Thursday, April 6, 2017

13/52 & 14/52.

Despite Genevieve having strep throat and Cecile picking up some 24-hour fever, the girls and I have found a little bit of harmony lately. Okay, harmony not so much like Handel's "Messiah." It's more akin to hearing Row Row Row Your Boat in a round, a little off-key, and perhaps sung in a way you can't always tell for certain whether or not the canon is intentional. But it's most definitely the same song.

The dance starts when we come home from school. There is a snack, and I cook dinner while the girls play inside or out. (Yes! We've been able to be outside lately! A game-changer.) We eat around six o'clock. Cecile clears the plates and we march upstairs by 6:30. Pajamas on, teeth brushed, and I [try to remember to] lay our tomorrow's clothes. Each girl picks one book, which we read together in Cecile's bed. Then we turn out Cecile's light, I tell her a story and sing her a song from the door jam ("Maybe" from Annie, "So Long Farewell" from The Sound of Music, and "McNamara's Band" are current favorites), and then wish her goodnight and close the door. Then I go nurse Genevieve in her rocking chair before placing her in her crib and wishing her goodnight, too. Since her fall last month she cries when I put her down, but quiets herself and falls asleep within a few minutes. It's about as much as I can ask for. And the whole thing is usually done by 7:30. 

Does it always go smoothly? Absolutely not. Why, on Thursday last week Cecile let herself out of the backyard with Genevieve in tow for a "flower fairy walk" without telling me. I found them around the block with a neighbor; my heart in my throat. So I bought latches for the fence gates. And on Monday Cecile escalated her boundary pushing by hitting Genevieve, and later, me. Which is completely unacceptable and we had to stop everything to make completely clear just how unacceptable the behavior truly was and is and will always be. So, yes, the process is still trying. Very, very trying with many long, deep breathes. But like I said: Same song! Maybe my larger point is that it may have taken nearly two years, but I am finally, finally, finally not completely and entirely overwhelmed by the idea of staring down bedtime with two children alone. Small [mental] victories [of my own], I suppose.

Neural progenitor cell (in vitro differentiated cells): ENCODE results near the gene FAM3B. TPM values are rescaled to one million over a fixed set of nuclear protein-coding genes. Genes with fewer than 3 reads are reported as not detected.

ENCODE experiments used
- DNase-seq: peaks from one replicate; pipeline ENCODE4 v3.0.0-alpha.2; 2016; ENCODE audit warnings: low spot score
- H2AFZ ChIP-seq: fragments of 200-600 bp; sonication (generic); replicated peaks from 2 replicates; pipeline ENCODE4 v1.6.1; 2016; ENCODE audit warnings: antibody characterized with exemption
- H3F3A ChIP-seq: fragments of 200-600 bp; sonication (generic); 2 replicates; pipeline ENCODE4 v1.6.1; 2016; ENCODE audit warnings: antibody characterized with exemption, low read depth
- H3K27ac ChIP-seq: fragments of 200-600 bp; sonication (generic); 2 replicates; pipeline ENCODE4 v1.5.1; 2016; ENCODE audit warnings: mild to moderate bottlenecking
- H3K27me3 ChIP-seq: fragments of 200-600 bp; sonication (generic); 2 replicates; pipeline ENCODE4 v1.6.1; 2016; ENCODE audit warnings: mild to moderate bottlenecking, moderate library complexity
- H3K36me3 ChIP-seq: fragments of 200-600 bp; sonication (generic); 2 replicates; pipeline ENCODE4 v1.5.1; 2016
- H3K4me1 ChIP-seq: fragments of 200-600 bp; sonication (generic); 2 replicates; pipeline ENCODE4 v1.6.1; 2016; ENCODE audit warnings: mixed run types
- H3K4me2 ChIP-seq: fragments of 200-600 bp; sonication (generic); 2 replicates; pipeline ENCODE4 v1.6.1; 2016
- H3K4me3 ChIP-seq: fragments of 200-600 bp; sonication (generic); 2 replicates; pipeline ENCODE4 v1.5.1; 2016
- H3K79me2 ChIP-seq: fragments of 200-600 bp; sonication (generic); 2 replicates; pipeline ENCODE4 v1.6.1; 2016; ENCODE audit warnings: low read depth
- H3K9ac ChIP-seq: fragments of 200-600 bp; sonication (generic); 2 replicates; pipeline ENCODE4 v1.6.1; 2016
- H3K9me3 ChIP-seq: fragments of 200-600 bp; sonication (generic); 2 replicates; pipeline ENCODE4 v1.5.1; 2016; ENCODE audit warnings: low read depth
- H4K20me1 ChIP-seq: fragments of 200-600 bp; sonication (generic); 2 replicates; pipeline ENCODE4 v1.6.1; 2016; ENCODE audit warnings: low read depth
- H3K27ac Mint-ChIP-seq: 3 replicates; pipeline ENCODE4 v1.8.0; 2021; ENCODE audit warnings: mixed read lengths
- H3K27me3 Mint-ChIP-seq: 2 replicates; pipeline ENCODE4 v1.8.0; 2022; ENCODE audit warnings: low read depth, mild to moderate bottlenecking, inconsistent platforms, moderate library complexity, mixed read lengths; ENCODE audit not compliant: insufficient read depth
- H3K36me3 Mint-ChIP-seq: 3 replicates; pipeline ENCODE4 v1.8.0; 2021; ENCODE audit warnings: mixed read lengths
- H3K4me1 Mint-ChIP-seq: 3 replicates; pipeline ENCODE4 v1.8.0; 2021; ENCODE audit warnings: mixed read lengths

Naturally, everything is about to be shaken up. This weekend Jon's extended family is in town for a memorial service and Seder dinner. And then Tuesday the girls and I are up and out and down to Florida to be with my mother's side of the family through the Easter holiday. The girls will be sharing a room for the first time and I'm more than a little nervous about it, but I am hoping hours of sunshine and sand will poop them out enough that they go to sleep and stay asleep. And if they don't, I'm going to try very hard to check my idea of what constitutes a vacation and find a sliver of joy in what bare feet in the sand before 6 a.m. feels like ... before pleading with my dear husband to, again, please  update my passport and book us a damned vacation of our own ;) ;)

Thursday, March 30, 2017

11/52 & 12/52.

The trouble with the month of March is that you can't count on the weather to be consistent. Our front-hall closet is brimming with every scrap of outerwear we own: puffers for thirties (or colder, ugh), parkas for forties, slickers for rain, fleeces for layering, and light jackets for all those other days when you could probably go coatless but you know you'd only be asking for a cough. Oh, but we are so ready for a change, and to be regularly out of the house! The craft closet is low on supplies (and I don't feel like restocking, frankly), and I'm tired of root vegetables (except beets; I cannot tire of beets). Summer will come soon, I know. But I am praying to Demeter or Persephone or whomever the correct nymph or goddess or spirit or whathaveyou may be that we have a proper springtime. Meaning days on end when it's cool in the shade but warm in the sun, with a fragrance in the air. Yes yes yes, please.